The Meridian Gallery in downtown San Francisco has been transformed into Tim Whiten’s world. A pair of skulls—one made of glass, the other covered in a taut leather membrane—perch on shelves. Your first impulse might be to flinch, for skulls speak of death, but they are also mementos of life. Is the leather protecting the skull or serving to conceal? Glass is a deceptively open presence, yet it’s unnerving: do you really want to look inside yourself? On the opposite wall, two drawings are covered with a magical script. An elegant brass-and-glass plumb bob hangs from the ceiling, an homage to Whiten’s father, Tom, a carpenter and mason. A glass broom—in honour of the artist’s mother, who worked as a domestic—is propped in the corner.
Moving through the three floors of the gallery, themes become apparent: wrapping and concealment, and protection and hiding. A piece can be read either way—as wrapped in a protective skin, or as hidden by the very same element. Objects that look like ritual items from an unknown tribe are crafted from wood, leather and adobe. Magic Sticks (1970), for instance, could be weapons, or used in a healing ceremony.
Whiten, an American and Canadian artist born in 1941, engages aspects of performance, ritual, collaboration, historical reference and fine craft in his journeys across disciplines. A very modern sensibility confronts something much older. Emerging from every piece is the unsettling invitation to engage with our hidden selves, our own restless bodies. Used hospital sheets stained with coffee (in Enigmata with Rose, 1996–98) hover on the wall like paintings, and inevitably the mind imagines someone’s insides leaking out—the human stain. It’s grim and sorrowful. The centre of one sheet displays a rose, a flower we might bring to a bedridden patient, but here it looks like an inner organ, something left behind. Other pieces are more playful: a wacky unicycle with a tall shaft made from a sapling and bicycle parts is unrideable.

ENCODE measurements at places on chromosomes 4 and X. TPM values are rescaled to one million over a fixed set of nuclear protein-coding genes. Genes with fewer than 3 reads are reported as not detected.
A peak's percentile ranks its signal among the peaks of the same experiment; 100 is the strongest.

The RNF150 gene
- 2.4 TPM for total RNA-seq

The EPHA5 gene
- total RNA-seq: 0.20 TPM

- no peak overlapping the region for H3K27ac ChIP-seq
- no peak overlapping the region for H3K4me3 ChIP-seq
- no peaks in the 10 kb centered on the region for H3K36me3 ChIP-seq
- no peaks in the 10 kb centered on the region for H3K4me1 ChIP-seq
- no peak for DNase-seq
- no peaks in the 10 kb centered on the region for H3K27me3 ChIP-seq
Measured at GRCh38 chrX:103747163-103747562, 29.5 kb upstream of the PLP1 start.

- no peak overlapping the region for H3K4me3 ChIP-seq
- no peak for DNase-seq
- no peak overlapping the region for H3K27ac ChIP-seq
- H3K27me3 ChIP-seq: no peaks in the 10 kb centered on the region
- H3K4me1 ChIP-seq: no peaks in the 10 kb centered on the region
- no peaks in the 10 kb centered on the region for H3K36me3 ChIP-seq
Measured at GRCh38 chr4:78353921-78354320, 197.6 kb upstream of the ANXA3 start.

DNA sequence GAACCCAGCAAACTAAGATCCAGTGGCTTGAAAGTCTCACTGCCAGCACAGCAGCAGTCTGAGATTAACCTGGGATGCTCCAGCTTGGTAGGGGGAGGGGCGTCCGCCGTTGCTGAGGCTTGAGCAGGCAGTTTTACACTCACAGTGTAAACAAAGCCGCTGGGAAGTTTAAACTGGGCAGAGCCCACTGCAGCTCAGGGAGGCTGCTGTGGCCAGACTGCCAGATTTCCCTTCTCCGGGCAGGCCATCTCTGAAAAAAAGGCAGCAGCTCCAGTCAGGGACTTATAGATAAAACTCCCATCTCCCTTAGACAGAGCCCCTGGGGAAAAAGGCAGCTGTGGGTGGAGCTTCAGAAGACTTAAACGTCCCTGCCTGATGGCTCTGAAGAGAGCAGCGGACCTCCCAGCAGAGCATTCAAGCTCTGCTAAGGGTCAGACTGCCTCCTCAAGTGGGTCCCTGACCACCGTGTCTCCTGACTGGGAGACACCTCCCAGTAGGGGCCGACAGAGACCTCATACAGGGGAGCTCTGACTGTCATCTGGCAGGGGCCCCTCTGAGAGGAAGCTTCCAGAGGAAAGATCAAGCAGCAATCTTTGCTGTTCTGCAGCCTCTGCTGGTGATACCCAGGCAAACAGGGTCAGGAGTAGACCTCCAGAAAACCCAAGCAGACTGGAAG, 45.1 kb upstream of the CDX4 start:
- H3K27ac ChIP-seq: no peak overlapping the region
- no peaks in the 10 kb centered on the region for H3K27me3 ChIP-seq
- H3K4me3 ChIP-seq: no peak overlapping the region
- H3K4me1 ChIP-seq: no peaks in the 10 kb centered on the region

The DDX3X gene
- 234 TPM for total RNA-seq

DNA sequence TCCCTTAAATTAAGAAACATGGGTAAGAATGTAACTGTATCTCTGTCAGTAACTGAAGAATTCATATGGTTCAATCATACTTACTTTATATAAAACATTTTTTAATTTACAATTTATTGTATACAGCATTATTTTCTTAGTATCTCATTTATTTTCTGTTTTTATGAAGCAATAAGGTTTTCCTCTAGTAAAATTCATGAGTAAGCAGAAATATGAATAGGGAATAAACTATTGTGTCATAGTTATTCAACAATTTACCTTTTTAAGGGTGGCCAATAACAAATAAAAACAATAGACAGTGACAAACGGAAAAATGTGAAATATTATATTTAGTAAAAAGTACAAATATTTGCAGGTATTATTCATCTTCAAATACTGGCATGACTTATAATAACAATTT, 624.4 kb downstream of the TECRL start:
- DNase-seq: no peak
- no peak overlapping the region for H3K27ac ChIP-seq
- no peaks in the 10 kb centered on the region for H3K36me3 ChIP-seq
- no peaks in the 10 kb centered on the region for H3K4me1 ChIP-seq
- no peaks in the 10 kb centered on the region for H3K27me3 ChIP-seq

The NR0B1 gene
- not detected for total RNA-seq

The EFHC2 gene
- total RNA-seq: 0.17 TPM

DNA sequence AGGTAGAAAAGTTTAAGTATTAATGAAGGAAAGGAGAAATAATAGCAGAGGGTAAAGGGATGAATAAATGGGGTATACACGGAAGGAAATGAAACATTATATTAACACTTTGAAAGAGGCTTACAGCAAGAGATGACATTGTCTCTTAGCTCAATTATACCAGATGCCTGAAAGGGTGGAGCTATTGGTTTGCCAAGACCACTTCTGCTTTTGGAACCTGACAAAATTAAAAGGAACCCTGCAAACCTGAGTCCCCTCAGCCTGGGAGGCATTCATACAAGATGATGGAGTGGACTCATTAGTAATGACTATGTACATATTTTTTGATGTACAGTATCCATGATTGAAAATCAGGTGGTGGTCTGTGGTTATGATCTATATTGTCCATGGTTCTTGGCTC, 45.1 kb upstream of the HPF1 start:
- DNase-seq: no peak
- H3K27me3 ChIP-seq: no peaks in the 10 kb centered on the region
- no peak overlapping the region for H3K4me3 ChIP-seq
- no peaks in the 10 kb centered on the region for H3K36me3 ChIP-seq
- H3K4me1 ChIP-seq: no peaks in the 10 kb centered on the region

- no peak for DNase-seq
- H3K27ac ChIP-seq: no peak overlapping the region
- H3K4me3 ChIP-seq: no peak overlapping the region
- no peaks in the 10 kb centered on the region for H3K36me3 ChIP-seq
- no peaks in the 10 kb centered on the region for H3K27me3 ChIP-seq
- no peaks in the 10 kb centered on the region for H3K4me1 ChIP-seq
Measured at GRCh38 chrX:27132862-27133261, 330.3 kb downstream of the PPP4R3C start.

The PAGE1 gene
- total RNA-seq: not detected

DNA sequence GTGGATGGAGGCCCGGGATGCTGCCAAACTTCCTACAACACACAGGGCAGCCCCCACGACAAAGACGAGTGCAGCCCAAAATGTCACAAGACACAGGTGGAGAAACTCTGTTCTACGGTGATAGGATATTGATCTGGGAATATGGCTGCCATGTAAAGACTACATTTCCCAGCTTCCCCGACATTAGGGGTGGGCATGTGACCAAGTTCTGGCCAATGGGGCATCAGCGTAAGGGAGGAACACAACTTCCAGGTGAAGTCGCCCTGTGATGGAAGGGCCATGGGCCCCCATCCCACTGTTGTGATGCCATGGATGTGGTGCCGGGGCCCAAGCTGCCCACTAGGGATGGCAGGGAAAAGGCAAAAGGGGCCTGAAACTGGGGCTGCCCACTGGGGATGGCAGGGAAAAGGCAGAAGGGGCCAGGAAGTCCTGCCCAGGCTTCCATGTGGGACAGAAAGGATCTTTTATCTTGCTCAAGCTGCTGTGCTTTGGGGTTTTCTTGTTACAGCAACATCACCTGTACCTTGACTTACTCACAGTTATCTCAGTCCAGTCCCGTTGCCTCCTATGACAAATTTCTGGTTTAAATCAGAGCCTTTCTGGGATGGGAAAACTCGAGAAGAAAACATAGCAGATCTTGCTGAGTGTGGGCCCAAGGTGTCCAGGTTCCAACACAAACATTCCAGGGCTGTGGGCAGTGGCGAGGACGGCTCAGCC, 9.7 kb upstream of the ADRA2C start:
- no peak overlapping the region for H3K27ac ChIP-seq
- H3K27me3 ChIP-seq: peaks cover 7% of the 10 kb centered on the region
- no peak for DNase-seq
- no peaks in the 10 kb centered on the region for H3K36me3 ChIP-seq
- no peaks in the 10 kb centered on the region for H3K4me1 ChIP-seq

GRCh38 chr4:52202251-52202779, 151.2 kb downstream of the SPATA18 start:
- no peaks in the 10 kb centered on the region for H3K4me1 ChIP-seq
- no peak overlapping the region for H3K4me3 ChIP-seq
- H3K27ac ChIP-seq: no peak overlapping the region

“Tim’s work is about protecting and caring and healing,” says Anne Trueblood Brodzky, the director of Meridian Gallery and a long-time friend of Whiten’s. “The bones and skulls refer, shamanically, to new life—not emblems of death. Crystalline skulls found in Peru were made as religious objects.”
Brodzky and Whiten met as students at the University of Oregon back in 1964 and both later came to Canada, where Brodzky edited artscanada magazine. What drew them together?
“We share the need for Meaning in art and literature—for implications that are deeper than what is obvious.”
I visit Whiten where he lives and works, at a storefront on busy Dundas Street West on the border of the Junction and Malta Village. The door swings open and Whiten, a tall man with a trim white beard, ushers me in.
I step into a muted, sparsely furnished space, a portion of which is defined by tatami mats. This is where Whiten conducts shiatsu treatments. Without being asked, I tug off my shoes. My host offers me a pair of slippers.
Whiten is high energy. At first, this seems at odds with the deeply ruminative aspect of his art. We zip through the front part of the building to the living space, with its high ceiling, gleaming surfaces and stainless-steel pots, pans and appliances. The noise of the street feels distant. African pieces, sculptures and drawings line the walls.
While making tea, Whiten reflects, “the most important thing in the world for me is the search for the divine and the point of origin.”